To alleviate grinding when raising up green crew, there is now a “Minimum XP” level that increases based on your allies’ XP gains! And the Breaker’s ‘Shatter’ ability has been rebuilt to be much clearer and more consistent.

Ah that’s good to know! I think I started playing after that patch so perhaps I was fretting too much over it.

  1. I prioritised specific weapons depending on what I had in mind for each character then when that got prohibitively expensive started spending spare stars on HP and the like. It all seemed important from what I remember so I don’t think you can go wrong unless you’re spreading yourself thinly and putting stars into stats you aren’t using.

  2. So my understanding is that passives can be applied regardless of primary or secondary class, so they’re always worth considering if you think they’ll pair well with other abilities along the way. I only unlocked actives if I thought they’d help my current party composition out or if it was a class I could imagine reverting to in certain situations. Some actives are just too useful to pass up! I think what you’re weighing up here is where I started to come unstuck because there are a lot of classes, passives and actives to consider–and XP and stars take time to accrue–and several prerequisites to unlock other classes and paths. Not to mention weapon bonuses per class which affect where you spend your stars! I suppose ultimately it depends on whether you want to get to a specific class fast and risk not bunging XP into actives along the way. I have no real answers here as I was torn on all this myself! :D

Thanks, that does help. There’s a lot to consider. One thing’s for sure, this is a power gamer’s paradise. The min/max is strong in this one. Personally, I love it. So many meaningful decisions and ways you can go, not just in class building, but in how to play the game. I think I might start out trying some guild quests and then some trading once I can afford the buy a Cog and more crew. I started with a Pinnacle and a few cannons, just in case I run into a fat neutral merchant as I go.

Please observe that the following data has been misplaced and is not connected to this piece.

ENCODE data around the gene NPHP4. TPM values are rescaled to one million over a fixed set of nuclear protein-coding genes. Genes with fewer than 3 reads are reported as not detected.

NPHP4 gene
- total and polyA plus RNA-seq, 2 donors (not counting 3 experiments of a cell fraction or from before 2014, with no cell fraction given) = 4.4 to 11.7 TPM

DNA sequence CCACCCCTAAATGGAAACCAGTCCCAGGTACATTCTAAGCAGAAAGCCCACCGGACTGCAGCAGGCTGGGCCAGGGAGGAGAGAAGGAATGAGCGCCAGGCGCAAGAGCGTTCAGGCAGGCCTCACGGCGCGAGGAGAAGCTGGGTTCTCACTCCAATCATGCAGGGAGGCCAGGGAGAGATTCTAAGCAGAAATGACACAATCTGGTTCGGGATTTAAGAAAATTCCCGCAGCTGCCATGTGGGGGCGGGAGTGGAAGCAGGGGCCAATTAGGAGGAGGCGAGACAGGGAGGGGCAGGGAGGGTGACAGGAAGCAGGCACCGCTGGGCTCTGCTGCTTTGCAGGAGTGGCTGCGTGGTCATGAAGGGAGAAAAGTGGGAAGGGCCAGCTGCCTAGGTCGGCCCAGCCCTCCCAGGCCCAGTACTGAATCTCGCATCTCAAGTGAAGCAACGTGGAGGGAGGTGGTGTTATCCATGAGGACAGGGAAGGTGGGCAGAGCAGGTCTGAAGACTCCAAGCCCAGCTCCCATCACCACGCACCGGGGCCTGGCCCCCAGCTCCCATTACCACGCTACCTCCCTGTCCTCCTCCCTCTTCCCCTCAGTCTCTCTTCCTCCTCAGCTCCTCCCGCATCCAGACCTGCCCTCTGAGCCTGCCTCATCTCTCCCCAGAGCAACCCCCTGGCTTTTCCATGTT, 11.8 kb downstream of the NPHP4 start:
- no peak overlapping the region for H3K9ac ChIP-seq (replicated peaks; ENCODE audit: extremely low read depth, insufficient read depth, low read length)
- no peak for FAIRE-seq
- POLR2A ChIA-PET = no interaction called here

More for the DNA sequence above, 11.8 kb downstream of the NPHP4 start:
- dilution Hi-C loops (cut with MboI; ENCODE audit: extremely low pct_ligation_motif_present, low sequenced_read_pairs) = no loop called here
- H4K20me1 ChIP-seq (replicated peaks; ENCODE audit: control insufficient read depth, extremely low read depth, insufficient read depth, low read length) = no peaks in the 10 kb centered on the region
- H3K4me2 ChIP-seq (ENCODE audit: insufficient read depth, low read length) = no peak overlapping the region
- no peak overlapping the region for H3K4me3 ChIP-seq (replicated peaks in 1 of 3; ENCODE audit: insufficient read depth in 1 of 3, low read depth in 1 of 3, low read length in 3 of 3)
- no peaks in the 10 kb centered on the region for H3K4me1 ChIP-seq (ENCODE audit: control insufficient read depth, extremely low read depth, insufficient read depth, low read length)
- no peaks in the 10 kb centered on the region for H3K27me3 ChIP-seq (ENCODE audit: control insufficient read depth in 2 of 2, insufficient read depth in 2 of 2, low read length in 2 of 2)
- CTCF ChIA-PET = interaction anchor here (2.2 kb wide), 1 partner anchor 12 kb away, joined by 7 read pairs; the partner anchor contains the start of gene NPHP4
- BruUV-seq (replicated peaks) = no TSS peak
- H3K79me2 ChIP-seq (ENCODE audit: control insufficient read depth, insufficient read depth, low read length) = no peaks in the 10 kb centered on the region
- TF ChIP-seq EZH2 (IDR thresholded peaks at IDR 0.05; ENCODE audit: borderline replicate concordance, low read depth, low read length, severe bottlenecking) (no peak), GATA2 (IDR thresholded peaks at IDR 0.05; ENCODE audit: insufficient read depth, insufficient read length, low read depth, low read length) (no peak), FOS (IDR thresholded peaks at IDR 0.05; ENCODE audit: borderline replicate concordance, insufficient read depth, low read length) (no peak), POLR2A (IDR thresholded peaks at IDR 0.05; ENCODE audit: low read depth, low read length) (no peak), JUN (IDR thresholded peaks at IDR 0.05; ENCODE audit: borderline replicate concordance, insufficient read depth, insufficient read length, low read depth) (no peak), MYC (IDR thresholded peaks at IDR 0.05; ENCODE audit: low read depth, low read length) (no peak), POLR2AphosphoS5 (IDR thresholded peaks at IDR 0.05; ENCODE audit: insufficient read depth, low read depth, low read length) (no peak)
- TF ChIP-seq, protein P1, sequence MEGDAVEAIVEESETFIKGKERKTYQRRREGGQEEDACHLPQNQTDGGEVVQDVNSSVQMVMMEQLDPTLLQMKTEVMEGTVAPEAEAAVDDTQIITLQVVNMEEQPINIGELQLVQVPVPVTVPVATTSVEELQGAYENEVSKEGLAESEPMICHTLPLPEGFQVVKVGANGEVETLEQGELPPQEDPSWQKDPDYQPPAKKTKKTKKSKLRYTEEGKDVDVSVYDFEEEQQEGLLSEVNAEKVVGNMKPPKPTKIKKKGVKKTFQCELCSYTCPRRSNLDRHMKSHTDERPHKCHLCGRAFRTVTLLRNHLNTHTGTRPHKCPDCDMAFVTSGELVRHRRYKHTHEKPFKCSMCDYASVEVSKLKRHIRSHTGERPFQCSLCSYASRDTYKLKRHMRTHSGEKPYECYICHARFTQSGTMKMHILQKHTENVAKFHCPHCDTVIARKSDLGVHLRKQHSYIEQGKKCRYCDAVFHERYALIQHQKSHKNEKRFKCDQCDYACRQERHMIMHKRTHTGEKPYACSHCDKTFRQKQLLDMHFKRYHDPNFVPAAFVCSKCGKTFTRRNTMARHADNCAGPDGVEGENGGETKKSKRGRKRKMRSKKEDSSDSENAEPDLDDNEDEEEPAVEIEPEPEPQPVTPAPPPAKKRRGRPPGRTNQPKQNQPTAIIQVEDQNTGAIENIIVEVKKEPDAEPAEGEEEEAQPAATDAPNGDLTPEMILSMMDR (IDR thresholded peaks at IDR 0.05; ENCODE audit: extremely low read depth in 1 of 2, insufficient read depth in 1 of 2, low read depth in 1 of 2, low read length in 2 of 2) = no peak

For stars weapon/magical element stats are definitely the better investment. A couple of levels in health are nice but I wouldn’t bother with skills you know you won’t use just for the 1HP.
Higher levels get much more expensive and XP is plentiful though. Unless you are obsessed with perfection I don’t think you’ll regret spending a couple on the “wrong” skills.

As for classes I do think beelining for the one you want to try out is a good start. After a reasonable foundation and some experience with it start looking at other classes’ actives and passives for things that sound synergistic.

Thanks! I’ve sort of made a small detour for now over to the scout class to get everyone except my sage the first aid skill and medic passive. It’s just too useful early on in the game. I just did a guild quest to kill a monster den full of spiders and without first aid everyone would have died with all the poison flying around.